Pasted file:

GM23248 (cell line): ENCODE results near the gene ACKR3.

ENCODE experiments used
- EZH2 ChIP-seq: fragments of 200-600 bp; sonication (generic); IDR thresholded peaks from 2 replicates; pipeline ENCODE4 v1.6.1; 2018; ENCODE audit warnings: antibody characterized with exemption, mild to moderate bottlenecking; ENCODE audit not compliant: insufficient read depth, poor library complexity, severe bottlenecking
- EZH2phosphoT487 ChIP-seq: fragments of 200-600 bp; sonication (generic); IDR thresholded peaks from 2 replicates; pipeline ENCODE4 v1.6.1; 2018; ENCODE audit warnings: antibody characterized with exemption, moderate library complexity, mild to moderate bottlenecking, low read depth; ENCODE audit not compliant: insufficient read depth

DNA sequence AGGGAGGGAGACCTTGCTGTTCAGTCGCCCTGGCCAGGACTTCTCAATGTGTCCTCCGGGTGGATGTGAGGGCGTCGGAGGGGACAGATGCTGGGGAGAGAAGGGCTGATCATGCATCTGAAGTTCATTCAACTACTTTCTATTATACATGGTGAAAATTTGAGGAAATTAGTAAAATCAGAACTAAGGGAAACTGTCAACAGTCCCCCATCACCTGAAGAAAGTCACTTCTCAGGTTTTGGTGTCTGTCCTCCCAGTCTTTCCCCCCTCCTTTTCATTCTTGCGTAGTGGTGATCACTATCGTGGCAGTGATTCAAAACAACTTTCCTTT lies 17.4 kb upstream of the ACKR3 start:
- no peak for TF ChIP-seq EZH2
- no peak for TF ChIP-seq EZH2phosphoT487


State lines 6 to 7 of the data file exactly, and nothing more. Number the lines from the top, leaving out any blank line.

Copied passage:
- no peak for TF ChIP-seq EZH2
- no peak for TF ChIP-seq EZH2phosphoT487